the whole tenor of this piece, and of the advice given by the economists interviewed, was so defeatist.  i found it alarming.  it's when we give up hope & stop agitating for change, when believe things can never get better, that's when the already powerful & wealthy become even more so, and when the lives of those in poverty get worse.  we can do better than this.  it's just a matter of public will, which will then translate to political will.

i've been thinking of bob marley for some reason today, and so i'll leave you with this as inspiration:

Thursday, 6 June 2013

immigration maths

i've been shifting some of my blogging over to my website, so feel free to check it out.  today i've just done a post on the proposed changes to liquor licensing laws in hamilton.

also, i got this from someone on facebook.  it's an excellent takedown of some the anti-immigrant rhetoric that's going around:

Monday, 3 June 2013

how it should be done

i've been trying to take a bit of a break this weekend - not always successfully! - mostly because it's the last long weekend in a long while.  and also because i'm going to be incredibly busy next weekend, so am trying to build up reserves.  i'll be at a leadership seminar on saturday, and on sunday will the be MC'ing at the regional interfaith forum.  if you're able to get along to the latter, please do register by wednesday.  it'll be an interesting event, and we will have the race relations commissioner in attendance.  i'm looking forward to meeting up with her.

i was watching the political debate on native affairs, maori television this evening.  although i can't vote in the by-election, i know one of the candidates reasonably well so i'm quite interested in seeing how the election plays out.  the one thing i can definitely say is that i was very impressed with the way the debate was conducted.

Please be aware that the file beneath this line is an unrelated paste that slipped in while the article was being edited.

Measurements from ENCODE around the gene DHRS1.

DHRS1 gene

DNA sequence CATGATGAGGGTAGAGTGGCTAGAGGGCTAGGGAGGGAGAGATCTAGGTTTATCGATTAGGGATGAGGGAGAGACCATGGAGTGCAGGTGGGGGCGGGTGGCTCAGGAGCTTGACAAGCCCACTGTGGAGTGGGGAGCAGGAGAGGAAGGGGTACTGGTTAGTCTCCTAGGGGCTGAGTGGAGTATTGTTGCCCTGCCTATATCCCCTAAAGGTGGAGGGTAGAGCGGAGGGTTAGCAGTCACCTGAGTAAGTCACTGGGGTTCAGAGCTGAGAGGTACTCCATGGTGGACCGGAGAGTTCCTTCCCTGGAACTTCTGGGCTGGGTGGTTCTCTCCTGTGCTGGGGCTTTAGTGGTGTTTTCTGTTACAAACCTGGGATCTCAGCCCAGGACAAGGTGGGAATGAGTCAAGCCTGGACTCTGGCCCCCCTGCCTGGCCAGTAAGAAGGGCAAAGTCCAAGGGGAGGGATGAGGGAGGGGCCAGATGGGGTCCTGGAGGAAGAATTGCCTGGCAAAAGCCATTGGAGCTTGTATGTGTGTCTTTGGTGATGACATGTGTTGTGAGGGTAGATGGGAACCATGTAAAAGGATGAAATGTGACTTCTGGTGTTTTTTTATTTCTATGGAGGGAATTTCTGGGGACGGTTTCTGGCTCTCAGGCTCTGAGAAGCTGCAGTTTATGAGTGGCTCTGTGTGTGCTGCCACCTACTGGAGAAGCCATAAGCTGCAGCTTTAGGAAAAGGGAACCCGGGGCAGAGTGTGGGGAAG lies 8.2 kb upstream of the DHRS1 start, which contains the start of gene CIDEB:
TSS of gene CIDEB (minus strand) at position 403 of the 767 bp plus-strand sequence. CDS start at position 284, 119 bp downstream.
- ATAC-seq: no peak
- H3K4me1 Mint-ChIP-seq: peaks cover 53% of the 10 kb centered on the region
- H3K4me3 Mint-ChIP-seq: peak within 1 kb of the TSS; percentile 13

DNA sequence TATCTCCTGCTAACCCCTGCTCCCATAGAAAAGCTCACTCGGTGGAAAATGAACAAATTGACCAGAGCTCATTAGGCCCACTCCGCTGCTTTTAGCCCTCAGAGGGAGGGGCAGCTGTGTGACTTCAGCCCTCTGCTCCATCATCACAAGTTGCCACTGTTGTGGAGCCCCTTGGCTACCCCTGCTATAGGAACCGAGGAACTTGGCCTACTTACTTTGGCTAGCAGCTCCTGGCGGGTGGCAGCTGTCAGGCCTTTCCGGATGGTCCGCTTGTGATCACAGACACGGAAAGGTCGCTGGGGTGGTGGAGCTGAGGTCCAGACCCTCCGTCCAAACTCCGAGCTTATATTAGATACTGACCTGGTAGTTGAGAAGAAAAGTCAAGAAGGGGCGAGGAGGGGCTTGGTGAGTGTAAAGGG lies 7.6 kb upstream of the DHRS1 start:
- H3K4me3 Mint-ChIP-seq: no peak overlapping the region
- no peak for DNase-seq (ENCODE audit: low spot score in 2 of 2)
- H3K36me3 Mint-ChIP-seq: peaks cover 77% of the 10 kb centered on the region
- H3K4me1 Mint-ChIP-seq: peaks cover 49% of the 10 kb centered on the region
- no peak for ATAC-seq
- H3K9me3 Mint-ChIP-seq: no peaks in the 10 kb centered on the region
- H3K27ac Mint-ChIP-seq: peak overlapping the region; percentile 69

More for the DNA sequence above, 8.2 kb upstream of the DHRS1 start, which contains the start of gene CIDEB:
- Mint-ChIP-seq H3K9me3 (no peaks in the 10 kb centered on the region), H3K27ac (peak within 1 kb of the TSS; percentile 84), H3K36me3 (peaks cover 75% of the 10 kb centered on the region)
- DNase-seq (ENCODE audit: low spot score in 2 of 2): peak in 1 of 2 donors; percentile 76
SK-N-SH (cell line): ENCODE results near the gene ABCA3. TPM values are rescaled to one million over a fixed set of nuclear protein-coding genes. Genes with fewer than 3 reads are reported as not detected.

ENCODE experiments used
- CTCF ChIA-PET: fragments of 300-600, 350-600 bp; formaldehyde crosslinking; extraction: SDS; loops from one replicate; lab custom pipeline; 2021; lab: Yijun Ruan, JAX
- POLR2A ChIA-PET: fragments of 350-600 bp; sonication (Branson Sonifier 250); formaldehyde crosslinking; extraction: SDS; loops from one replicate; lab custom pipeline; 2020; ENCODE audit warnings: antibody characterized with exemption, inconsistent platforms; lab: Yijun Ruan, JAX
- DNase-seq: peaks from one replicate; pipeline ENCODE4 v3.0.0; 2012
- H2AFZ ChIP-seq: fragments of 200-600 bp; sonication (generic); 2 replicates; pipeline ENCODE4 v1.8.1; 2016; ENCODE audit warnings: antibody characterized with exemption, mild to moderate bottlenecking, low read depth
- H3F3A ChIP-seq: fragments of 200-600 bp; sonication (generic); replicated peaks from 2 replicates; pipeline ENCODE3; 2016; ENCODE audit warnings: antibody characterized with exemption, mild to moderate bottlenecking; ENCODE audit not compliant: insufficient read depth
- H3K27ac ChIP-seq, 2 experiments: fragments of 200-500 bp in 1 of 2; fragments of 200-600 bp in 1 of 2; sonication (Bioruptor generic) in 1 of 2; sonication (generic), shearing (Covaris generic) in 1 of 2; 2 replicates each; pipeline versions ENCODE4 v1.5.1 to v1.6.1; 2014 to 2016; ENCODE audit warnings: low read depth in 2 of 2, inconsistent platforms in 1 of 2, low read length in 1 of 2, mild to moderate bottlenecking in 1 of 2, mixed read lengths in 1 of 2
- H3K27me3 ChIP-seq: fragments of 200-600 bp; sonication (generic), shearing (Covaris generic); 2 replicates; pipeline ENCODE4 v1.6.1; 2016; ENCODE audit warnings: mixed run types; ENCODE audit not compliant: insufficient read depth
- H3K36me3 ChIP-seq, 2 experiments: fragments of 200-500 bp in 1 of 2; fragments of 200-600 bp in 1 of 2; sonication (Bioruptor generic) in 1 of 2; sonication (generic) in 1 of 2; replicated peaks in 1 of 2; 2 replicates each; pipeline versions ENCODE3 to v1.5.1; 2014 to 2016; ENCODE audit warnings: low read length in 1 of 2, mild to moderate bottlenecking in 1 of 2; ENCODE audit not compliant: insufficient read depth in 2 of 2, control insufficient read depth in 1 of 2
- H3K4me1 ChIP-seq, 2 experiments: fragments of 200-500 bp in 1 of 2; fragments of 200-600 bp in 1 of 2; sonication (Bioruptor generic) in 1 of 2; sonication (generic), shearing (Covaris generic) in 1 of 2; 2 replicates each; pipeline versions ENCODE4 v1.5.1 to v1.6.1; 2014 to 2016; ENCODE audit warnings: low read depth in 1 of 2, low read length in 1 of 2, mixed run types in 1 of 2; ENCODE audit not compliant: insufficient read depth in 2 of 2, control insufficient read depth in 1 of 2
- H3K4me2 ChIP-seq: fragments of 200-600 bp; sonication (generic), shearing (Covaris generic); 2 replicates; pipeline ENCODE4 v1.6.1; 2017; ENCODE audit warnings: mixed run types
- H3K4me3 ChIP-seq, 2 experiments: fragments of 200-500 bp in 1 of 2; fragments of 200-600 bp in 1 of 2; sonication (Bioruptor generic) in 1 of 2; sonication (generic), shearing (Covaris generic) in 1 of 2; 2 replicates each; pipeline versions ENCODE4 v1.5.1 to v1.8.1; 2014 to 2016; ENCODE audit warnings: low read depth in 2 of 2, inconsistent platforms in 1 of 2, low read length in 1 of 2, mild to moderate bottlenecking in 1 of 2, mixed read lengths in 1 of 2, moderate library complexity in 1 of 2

not only was the interviewer/moderator well informed, but she asked really challenging questions of all the candidates. mihingarangi forbes has a quiet but very effective interviewing style.  unlike the interviewers on political shows that air on tv1 & tv3, she doesn't badger the person she's interviewing, she allows them to finish their answer but she doesn't really allow them to get away with not answering.  and when they do evade the question, as the maori party candidate did on the issue of male leadership of the party's political wing, it looked quite bad.

but more than that, i was impressed with the respect the candidates showed each other.  they didn't feel the need to talk over each other, they all listened respectfully when it wasn't their turn to speak.  they all spoke to the issues and the policies, and didn't feel any need to personally attack or denigrate each other.

this is the way political debating should be, and i can only express my utmost respect for the candidates, the interviewer and for maori television who have once again shown us how it can & should be done.  they have also reminded me why i can't bear to watch the nation or Q&A, even though i'm a person who is politically engaged and enjoys watching political issues being debated.  i think the only person who approaches this level on the other channels is john campell, who i have been watching more of in recent weeks.

so well done maori tv, and i'm now looking forward to the one-hour debate on june 24.